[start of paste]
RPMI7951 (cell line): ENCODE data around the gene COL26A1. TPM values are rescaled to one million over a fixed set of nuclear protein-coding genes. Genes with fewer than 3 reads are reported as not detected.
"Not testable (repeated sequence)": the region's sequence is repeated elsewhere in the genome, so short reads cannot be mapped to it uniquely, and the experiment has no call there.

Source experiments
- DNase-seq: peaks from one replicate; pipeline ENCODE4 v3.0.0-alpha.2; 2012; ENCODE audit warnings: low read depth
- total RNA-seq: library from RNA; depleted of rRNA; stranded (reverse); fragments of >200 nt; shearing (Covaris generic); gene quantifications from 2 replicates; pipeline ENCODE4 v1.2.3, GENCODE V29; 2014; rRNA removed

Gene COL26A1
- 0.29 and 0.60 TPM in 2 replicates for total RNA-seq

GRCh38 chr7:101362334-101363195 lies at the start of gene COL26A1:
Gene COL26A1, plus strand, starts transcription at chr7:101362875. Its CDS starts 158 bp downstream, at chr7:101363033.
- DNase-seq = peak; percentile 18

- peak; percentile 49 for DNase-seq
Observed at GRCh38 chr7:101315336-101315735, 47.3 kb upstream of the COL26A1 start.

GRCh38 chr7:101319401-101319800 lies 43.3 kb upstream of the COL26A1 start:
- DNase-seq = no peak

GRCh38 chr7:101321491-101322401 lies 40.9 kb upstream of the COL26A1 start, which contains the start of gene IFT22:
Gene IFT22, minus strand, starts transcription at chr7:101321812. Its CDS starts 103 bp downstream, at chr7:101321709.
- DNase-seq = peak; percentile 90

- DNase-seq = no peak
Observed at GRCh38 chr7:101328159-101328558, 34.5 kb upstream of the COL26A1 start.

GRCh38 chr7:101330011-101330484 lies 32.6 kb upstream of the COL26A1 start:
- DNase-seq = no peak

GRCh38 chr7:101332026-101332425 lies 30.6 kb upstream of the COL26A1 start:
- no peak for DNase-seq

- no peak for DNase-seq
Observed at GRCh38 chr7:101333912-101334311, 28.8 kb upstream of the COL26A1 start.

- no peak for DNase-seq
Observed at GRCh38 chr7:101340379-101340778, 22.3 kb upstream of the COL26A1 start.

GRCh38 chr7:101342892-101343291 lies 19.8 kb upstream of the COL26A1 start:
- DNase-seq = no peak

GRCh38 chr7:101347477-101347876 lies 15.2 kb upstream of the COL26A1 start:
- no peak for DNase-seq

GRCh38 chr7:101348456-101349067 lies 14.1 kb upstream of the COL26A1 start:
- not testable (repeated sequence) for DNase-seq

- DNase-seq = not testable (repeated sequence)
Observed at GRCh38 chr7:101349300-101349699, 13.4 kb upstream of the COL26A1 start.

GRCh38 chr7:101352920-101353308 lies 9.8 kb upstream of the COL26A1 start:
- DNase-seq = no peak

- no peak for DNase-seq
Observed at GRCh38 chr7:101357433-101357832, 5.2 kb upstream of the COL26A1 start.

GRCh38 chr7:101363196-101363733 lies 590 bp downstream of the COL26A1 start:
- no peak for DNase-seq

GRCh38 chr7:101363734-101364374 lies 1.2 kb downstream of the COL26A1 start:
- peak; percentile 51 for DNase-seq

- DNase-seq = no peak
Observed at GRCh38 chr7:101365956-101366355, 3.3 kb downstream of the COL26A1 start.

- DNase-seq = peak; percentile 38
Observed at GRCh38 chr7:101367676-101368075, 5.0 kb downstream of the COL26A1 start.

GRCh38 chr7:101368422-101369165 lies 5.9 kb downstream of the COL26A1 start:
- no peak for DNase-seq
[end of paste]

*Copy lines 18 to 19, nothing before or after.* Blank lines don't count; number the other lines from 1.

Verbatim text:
- DNase-seq = no peak
Observed at GRCh38 chr7:101328159-101328558, 34.5 kb upstream of the COL26A1 start.